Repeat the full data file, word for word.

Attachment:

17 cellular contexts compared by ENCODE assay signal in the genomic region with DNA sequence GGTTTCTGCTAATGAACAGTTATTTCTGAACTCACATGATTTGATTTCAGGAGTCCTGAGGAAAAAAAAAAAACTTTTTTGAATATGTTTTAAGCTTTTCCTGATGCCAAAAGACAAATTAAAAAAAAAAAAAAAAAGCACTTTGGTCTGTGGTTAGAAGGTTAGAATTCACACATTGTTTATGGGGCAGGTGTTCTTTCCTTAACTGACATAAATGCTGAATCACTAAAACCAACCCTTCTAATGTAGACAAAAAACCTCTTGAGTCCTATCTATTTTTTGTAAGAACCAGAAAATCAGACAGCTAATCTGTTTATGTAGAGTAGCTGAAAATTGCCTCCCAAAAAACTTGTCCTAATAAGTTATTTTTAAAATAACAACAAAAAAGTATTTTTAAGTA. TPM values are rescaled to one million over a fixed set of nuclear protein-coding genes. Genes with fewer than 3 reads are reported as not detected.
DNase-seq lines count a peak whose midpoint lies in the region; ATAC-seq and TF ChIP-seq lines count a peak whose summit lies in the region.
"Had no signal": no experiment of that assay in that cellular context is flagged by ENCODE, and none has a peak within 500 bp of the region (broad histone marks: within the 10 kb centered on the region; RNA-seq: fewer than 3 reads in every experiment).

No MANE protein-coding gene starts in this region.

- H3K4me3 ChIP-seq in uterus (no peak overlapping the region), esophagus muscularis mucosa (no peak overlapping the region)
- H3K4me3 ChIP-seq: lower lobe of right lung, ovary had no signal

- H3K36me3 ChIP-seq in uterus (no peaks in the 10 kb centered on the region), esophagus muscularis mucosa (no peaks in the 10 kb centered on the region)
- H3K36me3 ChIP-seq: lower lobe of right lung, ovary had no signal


17 cellular contexts compared by ENCODE assay signal in the genomic region with DNA sequence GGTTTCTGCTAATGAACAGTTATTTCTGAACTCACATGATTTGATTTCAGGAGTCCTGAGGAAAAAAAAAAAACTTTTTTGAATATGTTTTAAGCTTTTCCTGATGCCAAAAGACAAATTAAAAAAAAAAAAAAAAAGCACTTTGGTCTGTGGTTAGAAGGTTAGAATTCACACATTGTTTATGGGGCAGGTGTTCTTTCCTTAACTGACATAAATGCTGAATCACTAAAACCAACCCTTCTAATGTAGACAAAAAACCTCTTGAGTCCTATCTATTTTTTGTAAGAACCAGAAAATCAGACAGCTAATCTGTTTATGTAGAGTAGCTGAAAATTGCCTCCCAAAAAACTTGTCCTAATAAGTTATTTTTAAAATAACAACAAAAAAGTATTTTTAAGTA. TPM values are rescaled to one million over a fixed set of nuclear protein-coding genes. Genes with fewer than 3 reads are reported as not detected.
DNase-seq lines count a peak whose midpoint lies in the region; ATAC-seq and TF ChIP-seq lines count a peak whose summit lies in the region.
"Had no signal": no experiment of that assay in that cellular context is flagged by ENCODE, and none has a peak within 500 bp of the region (broad histone marks: within the 10 kb centered on the region; RNA-seq: fewer than 3 reads in every experiment).

No MANE protein-coding gene starts in this region.

- H3K4me3 ChIP-seq in uterus (no peak overlapping the region), esophagus muscularis mucosa (no peak overlapping the region)
- H3K4me3 ChIP-seq: lower lobe of right lung, ovary had no signal

- H3K36me3 ChIP-seq in uterus (no peaks in the 10 kb centered on the region), esophagus muscularis mucosa (no peaks in the 10 kb centered on the region)
- H3K36me3 ChIP-seq: lower lobe of right lung, ovary had no signal